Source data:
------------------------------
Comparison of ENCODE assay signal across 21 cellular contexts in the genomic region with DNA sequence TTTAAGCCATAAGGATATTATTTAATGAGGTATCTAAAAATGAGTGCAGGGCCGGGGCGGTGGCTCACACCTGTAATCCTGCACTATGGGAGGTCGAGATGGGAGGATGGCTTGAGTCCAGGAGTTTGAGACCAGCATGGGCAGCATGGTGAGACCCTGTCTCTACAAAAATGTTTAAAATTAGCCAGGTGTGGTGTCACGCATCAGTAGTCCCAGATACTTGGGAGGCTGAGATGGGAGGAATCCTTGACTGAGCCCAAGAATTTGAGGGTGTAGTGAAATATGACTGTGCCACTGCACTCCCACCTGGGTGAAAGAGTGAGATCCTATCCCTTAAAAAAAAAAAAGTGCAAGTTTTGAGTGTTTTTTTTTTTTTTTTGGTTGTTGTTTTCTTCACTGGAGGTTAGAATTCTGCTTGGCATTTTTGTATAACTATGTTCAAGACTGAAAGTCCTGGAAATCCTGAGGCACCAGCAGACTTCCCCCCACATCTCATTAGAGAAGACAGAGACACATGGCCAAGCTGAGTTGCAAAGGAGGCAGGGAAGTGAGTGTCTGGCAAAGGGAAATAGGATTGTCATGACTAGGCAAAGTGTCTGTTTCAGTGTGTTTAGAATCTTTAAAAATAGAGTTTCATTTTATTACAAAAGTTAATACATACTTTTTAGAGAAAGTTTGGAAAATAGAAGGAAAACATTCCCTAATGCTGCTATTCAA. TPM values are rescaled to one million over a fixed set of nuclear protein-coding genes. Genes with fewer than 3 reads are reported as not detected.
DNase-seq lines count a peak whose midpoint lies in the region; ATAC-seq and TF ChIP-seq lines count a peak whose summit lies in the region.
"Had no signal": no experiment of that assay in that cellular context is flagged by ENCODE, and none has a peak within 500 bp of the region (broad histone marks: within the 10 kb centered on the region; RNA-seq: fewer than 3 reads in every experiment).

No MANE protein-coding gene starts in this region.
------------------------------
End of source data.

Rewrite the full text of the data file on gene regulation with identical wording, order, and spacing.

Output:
Comparison of ENCODE assay signal across 21 cellular contexts in the genomic region with DNA sequence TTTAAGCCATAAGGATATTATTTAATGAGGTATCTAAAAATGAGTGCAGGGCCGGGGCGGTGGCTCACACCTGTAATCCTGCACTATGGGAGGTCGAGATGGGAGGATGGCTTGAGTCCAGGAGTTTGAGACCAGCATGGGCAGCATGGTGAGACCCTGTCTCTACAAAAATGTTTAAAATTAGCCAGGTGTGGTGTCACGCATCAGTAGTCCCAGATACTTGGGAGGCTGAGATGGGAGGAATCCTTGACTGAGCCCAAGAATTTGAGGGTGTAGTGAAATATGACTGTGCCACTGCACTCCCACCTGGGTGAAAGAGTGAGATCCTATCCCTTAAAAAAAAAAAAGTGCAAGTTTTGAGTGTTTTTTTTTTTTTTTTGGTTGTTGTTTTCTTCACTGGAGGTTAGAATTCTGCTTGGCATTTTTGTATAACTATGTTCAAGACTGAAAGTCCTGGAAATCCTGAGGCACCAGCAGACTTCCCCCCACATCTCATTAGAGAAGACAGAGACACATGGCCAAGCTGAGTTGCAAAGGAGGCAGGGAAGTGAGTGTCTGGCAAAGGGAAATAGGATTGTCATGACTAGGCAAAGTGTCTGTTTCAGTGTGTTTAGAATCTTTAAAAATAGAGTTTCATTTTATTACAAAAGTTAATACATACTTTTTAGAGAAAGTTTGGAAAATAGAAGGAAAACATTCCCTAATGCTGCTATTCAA. TPM values are rescaled to one million over a fixed set of nuclear protein-coding genes. Genes with fewer than 3 reads are reported as not detected.
DNase-seq lines count a peak whose midpoint lies in the region; ATAC-seq and TF ChIP-seq lines count a peak whose summit lies in the region.
"Had no signal": no experiment of that assay in that cellular context is flagged by ENCODE, and none has a peak within 500 bp of the region (broad histone marks: within the 10 kb centered on the region; RNA-seq: fewer than 3 reads in every experiment).

No MANE protein-coding gene starts in this region.